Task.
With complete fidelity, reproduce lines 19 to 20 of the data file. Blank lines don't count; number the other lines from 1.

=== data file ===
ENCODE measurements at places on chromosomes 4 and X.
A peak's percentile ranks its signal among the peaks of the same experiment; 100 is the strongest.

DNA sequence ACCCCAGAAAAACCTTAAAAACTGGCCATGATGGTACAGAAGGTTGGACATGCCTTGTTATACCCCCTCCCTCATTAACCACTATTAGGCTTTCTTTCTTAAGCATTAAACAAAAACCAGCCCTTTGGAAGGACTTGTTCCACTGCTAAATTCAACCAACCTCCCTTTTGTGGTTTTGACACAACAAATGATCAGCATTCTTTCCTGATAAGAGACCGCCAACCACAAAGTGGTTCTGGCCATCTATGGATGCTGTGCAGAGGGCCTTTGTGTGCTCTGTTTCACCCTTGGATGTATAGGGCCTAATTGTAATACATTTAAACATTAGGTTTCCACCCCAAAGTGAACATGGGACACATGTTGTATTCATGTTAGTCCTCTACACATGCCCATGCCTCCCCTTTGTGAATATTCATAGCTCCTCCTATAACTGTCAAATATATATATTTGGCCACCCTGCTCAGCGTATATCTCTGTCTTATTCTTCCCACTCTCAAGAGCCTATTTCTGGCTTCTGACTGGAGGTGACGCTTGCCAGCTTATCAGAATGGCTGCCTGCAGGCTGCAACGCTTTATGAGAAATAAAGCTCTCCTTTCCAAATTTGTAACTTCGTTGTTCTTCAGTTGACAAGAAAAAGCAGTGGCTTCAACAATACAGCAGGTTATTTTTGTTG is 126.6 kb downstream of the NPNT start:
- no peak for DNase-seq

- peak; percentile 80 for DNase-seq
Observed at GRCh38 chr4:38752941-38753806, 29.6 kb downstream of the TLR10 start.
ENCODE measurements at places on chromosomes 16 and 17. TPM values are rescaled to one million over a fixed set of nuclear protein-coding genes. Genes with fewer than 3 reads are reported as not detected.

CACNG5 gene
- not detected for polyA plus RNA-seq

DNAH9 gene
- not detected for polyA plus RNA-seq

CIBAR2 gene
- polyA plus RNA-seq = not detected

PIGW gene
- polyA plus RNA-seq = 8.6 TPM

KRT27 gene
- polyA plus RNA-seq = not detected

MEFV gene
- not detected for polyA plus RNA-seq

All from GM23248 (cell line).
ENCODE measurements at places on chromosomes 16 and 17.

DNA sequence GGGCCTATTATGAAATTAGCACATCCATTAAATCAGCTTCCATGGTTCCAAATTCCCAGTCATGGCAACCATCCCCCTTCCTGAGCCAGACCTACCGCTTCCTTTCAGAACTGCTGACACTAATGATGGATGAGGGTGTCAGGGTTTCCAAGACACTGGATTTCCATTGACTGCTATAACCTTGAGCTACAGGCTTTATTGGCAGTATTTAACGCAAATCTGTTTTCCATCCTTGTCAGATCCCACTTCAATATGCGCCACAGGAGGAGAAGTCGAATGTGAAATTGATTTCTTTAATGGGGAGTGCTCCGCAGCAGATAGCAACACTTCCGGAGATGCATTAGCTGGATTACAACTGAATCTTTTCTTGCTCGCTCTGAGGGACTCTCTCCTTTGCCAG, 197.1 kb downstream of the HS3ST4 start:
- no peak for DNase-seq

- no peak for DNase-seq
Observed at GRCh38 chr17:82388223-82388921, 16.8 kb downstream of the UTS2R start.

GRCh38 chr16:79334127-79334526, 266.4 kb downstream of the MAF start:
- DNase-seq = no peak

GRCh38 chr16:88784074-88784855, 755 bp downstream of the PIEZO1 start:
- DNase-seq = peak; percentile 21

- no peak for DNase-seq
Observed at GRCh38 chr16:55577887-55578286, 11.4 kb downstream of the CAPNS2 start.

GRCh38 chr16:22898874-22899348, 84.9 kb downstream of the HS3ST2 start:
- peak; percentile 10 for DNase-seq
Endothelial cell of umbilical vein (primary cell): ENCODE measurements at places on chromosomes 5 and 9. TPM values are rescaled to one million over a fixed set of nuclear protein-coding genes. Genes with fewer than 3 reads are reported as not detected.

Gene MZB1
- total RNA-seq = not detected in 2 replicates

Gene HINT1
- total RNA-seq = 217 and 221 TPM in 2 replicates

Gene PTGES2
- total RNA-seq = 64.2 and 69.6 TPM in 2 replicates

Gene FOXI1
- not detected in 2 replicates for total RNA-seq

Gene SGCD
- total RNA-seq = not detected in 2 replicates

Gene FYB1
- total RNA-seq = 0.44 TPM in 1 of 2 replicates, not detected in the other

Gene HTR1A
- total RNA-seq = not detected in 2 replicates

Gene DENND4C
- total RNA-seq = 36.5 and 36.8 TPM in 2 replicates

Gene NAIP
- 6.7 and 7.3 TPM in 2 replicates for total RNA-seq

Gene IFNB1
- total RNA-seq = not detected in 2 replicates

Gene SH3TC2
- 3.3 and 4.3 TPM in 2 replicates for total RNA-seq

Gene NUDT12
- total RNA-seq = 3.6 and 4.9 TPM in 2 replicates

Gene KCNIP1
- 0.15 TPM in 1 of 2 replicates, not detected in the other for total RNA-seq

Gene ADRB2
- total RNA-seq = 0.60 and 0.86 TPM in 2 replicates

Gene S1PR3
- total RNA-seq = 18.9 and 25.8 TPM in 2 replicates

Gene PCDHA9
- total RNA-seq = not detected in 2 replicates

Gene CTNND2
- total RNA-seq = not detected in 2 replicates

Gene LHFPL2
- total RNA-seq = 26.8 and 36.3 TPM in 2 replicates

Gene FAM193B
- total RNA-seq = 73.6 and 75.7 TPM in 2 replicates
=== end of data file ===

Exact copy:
- not detected for polyA plus RNA-seq

All from GM23248 (cell line).